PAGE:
Low- and middle-income countries (LMICs) contribute to 90% of injuries occurring in the world. The liver is one of the commonest organs injured in abdominal trauma. This study aims to highlight the demographic and management profile of liver injury patients, presenting to four urban Indian university hospitals in India.
This is a retrospective registry-based study. Data of patients with liver injury either isolated or concomitant with other injuries was used using the ICD-10 code S36.1 for liver injury. The severity of injury was graded based on the World Society of Emergency Surgery (WSES) grading for liver injuries.
A total of 368 liver injury patients were analysed. Eighty-nine percent were males, with road traffic injuries being the commonest mechanism. As per WSES liver injury grade, there were 127 (34.5%) grade I, 96 (26.1%) grade II, 70 (19.0%) grade III and 66 (17.9%) grade IV injuries. The overall mortality was 16.6%. Two hundred sixty-two patients (71.2%) were managed non-operatively (NOM), and 106 (38.8%) were operated. 90.1% of those managed non-operatively survived.
In this multicentre cohort of liver injury patients from urban university hospitals in India, the commonest profile of patient was a young male, with a blunt injury to the abdomen due to a road traffic accident. Success rate of non-operative management of liver injury is comparable to other countries.
While high income countries (HICs) have reduced the mortality from child injury, it is increasing in the low- and middle-income countries (LMICs). However, injury registry and reporting are inconsistent and not well developed in the LMICs. This study aims at describing the epidemiology of child injury in a tertiary paediatric surgical centre in Bangladesh. We retrospectively analysed all patients of injury between 0 and 12 years of age admitted in the Department of Paediatric Surgery, Chattogram Medical College Hospital during January 2017 to June 2020. Analysis was done for the hospital prevalence, age and sex distribution, seasonal variations, mechanism of injury, site of involvement, and mortality from injury. There were a total of 538 patients and male to female ratio was 2.01:1. Hospital prevalence was 6.71%. Mean age was 6.60 ± 3.32 years. School age children were affected more (51.7%); and “6-10 years” age group had the highest number injuries (251 patients, 46.65%). The most common mechanisms of injuries were road-traffic accident (RTA, 35.32%), followed by fall (26.39%) and „stab or cut injury‟ (20.63%). Males experienced more abdominal injuries and females had more perineal injuries (P=0.00). RTA was the commonest mechanism in males (37.05%) and falls were the commonest mechanism in females (32.96%). „Stab or cut injury‟ was the commonest mechanism in infants and toddlers, and RTA was commonest among pre-school and school age children. There were no significant seasonal variations (P=0.09). There were 5.76% intentional injuries. Mortality was 2.60% and major causes of mortality were RTA and animal assaults. Injuries were more prevalent during the mid-childhood with an overall increasing trend with age. Mechanism of injury and site of involvement were different among different age groups and between sexes.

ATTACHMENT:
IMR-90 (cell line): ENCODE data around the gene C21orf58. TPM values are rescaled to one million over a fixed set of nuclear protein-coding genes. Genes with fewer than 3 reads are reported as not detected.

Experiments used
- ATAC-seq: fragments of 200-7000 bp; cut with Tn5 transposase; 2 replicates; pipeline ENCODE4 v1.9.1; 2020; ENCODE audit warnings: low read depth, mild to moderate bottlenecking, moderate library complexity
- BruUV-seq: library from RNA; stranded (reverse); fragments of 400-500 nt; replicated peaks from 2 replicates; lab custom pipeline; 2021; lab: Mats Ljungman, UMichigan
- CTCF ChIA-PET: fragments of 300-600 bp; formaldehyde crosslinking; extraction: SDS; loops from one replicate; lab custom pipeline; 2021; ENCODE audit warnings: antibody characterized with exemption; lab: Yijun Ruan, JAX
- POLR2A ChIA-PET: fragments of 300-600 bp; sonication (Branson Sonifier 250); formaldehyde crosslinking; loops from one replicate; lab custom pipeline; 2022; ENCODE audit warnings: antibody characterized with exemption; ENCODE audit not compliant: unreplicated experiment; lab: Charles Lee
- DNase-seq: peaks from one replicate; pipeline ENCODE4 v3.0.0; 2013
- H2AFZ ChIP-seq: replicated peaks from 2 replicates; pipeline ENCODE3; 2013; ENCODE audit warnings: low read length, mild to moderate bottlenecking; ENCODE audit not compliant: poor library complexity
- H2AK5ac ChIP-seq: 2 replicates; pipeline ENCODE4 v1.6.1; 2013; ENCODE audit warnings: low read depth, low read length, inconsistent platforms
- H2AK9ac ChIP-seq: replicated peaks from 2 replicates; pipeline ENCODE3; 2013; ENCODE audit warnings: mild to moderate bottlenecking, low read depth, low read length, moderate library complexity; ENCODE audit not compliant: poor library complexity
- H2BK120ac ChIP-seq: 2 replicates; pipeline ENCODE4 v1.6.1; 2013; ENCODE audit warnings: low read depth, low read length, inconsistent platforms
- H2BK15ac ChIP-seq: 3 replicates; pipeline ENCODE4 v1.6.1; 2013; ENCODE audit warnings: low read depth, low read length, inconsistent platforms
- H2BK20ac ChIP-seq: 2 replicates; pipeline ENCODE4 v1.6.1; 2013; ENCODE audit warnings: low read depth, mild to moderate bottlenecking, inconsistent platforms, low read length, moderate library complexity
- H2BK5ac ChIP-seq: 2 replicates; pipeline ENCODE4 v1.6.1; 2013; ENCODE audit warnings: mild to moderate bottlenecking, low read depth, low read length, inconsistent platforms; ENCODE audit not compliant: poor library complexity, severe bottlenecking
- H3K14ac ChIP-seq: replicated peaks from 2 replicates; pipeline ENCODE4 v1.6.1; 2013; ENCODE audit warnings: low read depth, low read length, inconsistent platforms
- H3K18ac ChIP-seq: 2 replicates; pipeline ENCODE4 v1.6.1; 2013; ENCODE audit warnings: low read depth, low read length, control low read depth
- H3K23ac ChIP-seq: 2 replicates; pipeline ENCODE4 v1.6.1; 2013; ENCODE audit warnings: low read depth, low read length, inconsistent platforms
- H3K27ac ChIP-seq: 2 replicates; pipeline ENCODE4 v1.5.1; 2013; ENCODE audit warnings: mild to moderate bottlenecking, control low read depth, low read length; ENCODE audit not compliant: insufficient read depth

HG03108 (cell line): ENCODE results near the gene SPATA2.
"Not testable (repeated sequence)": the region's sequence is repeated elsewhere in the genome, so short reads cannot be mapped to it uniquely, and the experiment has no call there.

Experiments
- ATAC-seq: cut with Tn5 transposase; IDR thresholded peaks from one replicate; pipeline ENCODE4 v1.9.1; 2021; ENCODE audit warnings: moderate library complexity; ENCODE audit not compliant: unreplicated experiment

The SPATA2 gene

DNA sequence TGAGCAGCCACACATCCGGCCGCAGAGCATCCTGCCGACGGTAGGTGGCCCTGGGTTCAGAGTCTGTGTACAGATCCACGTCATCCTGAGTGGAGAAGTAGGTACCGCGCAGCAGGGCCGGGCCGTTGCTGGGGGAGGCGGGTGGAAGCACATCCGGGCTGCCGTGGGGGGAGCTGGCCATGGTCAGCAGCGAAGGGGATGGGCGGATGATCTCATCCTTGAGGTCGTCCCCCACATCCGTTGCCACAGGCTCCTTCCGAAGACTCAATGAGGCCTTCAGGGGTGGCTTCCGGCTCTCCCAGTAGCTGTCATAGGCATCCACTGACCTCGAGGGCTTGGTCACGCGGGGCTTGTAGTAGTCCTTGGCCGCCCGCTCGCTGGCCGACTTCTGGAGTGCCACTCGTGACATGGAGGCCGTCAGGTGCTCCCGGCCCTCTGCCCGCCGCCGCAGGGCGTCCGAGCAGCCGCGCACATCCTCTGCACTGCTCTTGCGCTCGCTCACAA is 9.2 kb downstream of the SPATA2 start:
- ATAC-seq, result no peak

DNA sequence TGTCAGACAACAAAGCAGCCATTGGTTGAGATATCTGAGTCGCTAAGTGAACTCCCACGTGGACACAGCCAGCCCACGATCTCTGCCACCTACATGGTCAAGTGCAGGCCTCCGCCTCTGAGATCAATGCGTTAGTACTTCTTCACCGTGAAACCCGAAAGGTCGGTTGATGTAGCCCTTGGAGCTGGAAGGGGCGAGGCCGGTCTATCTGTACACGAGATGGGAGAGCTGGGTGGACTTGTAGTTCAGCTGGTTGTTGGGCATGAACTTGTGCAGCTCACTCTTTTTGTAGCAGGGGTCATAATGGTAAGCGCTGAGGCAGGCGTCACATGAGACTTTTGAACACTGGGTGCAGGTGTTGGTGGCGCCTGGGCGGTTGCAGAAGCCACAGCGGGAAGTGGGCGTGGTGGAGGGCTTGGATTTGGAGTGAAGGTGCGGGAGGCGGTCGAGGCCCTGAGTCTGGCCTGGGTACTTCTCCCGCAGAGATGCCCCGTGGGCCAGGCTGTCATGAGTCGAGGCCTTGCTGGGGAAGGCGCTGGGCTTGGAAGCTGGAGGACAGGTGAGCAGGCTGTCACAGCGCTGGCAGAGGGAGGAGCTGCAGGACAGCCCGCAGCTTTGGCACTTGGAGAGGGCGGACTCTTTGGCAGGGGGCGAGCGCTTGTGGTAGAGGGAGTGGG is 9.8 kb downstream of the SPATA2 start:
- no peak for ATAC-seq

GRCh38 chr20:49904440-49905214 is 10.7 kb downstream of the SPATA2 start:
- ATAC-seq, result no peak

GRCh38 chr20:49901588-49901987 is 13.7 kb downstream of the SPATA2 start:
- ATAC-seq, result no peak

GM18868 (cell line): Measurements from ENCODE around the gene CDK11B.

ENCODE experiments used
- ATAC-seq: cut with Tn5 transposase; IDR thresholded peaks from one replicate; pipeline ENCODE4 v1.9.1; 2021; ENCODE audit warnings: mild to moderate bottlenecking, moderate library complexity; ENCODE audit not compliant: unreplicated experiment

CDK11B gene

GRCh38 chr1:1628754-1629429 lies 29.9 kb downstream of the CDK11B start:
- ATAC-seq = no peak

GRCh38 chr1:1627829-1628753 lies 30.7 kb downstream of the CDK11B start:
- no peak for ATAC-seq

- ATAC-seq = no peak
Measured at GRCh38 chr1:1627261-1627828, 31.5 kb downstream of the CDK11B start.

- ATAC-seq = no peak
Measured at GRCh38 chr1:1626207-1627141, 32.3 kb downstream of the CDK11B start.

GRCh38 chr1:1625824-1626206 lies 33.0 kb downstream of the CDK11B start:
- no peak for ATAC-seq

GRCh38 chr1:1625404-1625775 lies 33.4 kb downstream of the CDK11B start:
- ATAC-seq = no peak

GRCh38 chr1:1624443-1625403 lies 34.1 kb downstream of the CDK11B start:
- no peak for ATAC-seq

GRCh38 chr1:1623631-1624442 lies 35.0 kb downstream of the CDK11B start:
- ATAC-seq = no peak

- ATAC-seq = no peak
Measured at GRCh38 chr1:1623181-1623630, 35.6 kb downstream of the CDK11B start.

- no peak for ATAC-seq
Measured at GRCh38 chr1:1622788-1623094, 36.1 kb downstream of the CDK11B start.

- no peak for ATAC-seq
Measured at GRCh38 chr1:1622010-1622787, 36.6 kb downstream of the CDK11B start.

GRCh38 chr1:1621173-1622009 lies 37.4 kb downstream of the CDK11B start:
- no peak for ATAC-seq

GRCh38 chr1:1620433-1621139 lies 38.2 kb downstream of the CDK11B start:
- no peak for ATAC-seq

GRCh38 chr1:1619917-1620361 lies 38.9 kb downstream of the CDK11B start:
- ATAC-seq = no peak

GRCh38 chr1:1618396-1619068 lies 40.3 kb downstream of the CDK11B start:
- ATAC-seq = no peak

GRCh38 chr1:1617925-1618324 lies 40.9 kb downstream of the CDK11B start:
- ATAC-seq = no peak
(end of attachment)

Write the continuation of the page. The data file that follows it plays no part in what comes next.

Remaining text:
Background: With so much burden of advanced incurable disease, the role of palliative surgery is paramount for gastrointestinal malignancies improving quality of life. Aim of the study was to study the indications, risks and outcome of palliative surgeries in gastrointestinal malignancies, the burden of disease requiring palliative surgery, and to describe strategies to improve end of life care.